There are few activities more enjoyable than eating juicy blueberries right off the bush and, since the shrubs are attractive ornamentals, they fit right into most home gardens. Hybrids of native North American species, modern blueberries come in a wide number of varieties, some suited to a southern climate, some best in northern conditions.
Starting Out Well
First, choose a site for your blueberry patch. They like sun, but will take some shade in areas of strong and reliable sunlight. They also like soil that drains freely but has enough organic matter in it to stay moist.
The shrubs may become 3-6 feet high at maturity and equally as wide, so give them room to grow, at least 3 feet away in each direction from walls or other shrubs.
Buy your plants from a local nursery. They will have the proper varieties for your area of the country. Though one bush will bear berries, you'll have larger and more reliable crops through cross-pollinization if you plant more than one variety.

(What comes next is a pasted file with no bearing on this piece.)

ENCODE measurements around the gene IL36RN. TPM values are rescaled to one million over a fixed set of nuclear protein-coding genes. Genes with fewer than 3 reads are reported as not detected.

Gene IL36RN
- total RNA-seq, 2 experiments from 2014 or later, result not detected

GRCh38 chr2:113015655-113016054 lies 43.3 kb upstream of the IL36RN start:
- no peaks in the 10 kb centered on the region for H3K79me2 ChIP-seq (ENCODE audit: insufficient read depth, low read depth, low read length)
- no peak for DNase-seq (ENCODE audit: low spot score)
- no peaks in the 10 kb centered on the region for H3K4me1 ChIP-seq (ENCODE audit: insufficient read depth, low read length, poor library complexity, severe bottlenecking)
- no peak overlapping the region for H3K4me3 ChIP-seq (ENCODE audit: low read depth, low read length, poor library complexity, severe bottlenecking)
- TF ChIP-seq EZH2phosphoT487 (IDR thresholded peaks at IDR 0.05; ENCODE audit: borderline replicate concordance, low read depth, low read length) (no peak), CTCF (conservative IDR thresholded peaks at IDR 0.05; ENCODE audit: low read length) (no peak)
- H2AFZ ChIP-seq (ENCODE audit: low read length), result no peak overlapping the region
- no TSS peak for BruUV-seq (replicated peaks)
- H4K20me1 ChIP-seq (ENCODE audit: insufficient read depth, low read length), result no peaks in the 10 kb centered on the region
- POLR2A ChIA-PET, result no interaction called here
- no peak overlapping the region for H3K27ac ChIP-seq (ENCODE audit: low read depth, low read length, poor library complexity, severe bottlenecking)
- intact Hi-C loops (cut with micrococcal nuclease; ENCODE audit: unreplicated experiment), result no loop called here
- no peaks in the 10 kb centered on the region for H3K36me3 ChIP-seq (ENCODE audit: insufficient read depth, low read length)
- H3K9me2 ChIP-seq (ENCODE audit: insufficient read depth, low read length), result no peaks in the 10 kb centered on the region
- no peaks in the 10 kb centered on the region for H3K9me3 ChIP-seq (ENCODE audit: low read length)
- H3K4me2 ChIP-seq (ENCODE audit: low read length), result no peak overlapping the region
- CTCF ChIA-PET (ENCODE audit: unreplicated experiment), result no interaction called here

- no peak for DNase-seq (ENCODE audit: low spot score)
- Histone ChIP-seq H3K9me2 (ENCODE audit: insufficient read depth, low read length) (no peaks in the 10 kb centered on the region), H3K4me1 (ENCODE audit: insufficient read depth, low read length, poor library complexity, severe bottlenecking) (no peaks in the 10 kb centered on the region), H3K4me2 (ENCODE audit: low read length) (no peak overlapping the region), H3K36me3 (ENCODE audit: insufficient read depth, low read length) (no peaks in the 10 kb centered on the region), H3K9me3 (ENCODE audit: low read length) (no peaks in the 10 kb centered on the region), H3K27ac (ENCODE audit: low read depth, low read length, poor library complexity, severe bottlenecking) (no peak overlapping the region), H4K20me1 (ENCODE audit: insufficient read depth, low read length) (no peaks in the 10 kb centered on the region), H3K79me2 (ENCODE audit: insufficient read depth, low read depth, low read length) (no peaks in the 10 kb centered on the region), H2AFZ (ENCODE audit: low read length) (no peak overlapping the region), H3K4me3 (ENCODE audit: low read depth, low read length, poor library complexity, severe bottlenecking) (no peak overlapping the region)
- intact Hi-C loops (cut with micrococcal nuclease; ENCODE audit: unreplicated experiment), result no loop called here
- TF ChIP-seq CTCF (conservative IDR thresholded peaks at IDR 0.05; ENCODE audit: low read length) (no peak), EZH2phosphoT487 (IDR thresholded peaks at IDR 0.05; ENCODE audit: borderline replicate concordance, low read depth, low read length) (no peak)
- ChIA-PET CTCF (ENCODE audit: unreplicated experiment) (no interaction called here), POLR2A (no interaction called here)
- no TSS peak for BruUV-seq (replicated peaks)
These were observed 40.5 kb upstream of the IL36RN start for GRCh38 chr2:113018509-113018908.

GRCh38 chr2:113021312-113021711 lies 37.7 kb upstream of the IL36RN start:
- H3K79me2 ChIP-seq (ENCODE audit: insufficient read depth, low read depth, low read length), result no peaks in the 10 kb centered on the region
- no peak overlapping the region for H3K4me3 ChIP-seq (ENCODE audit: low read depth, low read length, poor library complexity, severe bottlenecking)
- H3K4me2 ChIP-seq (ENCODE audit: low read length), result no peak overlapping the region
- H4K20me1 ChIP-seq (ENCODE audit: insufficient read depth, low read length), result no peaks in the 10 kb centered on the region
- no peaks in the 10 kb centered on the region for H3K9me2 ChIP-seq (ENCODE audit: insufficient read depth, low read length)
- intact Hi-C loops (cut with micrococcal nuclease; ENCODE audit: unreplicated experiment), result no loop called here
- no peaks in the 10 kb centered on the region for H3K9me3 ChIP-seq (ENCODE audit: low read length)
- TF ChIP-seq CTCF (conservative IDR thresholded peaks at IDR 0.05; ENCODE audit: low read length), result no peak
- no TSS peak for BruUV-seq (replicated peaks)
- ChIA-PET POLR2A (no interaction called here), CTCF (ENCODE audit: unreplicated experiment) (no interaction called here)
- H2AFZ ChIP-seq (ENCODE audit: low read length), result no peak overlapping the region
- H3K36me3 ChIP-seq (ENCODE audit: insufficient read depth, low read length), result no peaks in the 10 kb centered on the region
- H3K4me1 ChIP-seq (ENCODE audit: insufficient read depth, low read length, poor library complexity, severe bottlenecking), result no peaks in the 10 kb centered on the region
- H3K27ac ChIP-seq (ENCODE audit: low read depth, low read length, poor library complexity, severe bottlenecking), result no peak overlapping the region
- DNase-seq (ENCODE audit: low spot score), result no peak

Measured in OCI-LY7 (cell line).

Dig a hole 1 1/2 feet deep and 2 feet wide for each plant. Moisten your peat moss and add a gallon of the moist moss to the soil you remove from the hole. Mix well.
Blueberries like an acid soil, around a pH of 5, and the moss will help to acidify the soil as well as adding organic matter to hold moisture.
Alternatively, if your soil is heavy or constantly wet, create a mound at least 3 feet across, out of soil mixed with peat moss. This will be your planting bed.
Set your small blueberry plants in the hole (or in the mound) so that the top of the rootball is at the same level at the top of your planting bed. Push soil around the roots, making sure there are no pockets of air remaining as you fill the hole. Water well.
Mulch with several inches of straw, ground bark or sawdust to keep weeds from sprouting.
Keep well watered throughout the year, and well weeded. Blueberries have fine dense root systems that cannot compete for nutrients with grass or other weeds. Fertilize once in spring and once in early summer with a 10-10-10 fertilizer.